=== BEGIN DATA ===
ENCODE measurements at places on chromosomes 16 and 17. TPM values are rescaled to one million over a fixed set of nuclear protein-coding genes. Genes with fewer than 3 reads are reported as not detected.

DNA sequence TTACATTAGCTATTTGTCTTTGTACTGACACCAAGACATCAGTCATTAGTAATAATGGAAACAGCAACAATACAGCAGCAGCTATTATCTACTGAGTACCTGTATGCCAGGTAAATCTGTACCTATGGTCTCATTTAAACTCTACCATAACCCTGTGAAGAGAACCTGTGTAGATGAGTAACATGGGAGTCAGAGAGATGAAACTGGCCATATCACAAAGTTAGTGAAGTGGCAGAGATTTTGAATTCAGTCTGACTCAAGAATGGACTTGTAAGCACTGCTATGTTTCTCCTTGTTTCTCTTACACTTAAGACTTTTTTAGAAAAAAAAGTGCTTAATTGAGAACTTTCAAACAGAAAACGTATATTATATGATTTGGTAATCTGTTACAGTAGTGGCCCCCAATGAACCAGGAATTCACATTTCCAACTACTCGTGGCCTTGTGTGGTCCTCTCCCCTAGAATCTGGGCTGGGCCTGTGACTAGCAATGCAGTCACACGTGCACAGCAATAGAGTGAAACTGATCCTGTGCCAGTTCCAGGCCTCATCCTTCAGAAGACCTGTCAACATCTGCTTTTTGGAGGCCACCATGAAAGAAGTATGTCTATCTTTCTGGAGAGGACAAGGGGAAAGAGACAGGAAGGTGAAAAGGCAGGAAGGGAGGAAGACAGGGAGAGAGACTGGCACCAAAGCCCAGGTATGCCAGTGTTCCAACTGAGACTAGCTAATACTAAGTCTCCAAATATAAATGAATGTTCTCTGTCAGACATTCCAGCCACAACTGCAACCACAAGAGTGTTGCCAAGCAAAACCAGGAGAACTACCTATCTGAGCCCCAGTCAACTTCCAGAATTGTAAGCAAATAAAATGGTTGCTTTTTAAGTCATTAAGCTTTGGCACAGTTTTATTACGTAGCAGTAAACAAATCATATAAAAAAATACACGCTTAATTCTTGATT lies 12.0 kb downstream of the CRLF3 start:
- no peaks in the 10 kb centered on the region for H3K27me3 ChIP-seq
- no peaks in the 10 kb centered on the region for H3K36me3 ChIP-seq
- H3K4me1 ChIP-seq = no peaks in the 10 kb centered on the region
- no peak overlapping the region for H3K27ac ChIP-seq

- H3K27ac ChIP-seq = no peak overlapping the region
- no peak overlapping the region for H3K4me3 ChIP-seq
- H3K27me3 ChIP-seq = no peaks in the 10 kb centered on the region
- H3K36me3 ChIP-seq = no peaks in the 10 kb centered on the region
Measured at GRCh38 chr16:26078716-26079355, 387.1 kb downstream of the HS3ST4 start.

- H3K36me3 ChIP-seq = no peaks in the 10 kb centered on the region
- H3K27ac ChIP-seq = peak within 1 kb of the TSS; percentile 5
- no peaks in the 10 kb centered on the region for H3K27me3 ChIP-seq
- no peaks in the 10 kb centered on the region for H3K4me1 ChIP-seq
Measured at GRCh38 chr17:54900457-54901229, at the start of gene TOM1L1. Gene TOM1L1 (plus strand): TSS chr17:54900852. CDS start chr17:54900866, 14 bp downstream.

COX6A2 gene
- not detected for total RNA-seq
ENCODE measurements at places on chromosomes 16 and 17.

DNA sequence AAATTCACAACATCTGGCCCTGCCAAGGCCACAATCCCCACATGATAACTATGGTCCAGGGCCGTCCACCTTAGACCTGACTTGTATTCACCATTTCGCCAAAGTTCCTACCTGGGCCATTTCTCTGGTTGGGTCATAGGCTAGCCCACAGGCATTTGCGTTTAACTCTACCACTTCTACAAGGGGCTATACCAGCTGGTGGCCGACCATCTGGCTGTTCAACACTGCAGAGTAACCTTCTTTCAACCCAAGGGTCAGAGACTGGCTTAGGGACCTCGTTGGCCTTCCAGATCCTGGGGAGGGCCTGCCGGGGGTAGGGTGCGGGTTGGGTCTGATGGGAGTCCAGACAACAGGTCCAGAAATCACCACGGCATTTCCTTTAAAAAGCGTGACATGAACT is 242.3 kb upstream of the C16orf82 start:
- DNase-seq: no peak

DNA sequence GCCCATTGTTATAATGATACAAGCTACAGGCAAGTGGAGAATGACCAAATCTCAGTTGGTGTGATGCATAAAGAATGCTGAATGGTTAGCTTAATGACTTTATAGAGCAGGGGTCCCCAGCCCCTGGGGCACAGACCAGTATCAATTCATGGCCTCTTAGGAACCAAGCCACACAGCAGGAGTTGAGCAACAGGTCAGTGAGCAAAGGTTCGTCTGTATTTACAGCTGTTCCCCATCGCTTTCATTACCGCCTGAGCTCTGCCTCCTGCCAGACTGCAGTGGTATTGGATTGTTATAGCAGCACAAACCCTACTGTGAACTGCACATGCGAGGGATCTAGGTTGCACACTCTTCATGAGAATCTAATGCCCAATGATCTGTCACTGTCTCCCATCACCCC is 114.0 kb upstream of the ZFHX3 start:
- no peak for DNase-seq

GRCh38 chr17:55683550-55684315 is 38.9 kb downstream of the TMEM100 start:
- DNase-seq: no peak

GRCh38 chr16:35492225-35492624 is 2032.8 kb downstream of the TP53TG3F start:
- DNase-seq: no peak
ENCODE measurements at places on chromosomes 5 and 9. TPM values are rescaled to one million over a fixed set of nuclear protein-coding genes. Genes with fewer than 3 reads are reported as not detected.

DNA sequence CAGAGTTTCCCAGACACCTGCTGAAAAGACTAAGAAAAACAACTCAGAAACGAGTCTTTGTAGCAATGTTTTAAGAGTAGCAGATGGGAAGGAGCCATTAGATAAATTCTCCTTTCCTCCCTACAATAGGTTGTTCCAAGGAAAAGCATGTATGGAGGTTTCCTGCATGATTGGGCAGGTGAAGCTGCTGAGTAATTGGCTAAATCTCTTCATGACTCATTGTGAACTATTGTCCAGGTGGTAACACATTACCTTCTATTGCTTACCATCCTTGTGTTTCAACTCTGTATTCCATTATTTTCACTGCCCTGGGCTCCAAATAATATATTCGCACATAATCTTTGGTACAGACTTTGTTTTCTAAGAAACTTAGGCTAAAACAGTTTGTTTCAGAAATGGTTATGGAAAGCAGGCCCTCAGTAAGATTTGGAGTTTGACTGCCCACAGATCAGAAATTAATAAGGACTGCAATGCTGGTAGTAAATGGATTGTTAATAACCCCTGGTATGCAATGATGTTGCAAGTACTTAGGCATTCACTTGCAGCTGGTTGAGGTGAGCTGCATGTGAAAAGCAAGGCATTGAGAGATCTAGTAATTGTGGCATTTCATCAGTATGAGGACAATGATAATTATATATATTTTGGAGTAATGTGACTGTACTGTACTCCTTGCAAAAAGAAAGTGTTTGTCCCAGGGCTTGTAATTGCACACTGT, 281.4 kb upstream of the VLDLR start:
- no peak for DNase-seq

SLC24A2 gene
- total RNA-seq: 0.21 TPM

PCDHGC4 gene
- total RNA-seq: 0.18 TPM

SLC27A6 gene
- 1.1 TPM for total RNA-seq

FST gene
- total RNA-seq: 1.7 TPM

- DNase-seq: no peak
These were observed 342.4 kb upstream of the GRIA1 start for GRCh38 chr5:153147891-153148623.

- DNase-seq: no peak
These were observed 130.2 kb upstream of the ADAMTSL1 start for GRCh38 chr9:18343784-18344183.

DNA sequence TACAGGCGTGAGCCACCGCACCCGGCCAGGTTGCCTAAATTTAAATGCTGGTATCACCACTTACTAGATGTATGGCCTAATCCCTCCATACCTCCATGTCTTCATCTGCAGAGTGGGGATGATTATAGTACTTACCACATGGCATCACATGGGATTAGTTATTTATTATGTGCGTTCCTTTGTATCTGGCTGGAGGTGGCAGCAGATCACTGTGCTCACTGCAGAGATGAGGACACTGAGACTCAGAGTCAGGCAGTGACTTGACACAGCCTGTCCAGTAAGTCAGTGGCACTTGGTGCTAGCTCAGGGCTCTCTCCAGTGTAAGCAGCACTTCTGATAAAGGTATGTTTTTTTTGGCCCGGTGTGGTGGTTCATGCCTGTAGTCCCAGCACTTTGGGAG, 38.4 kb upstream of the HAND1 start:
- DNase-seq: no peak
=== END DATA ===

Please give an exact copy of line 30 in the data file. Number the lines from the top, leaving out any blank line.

- no peak for DNase-seq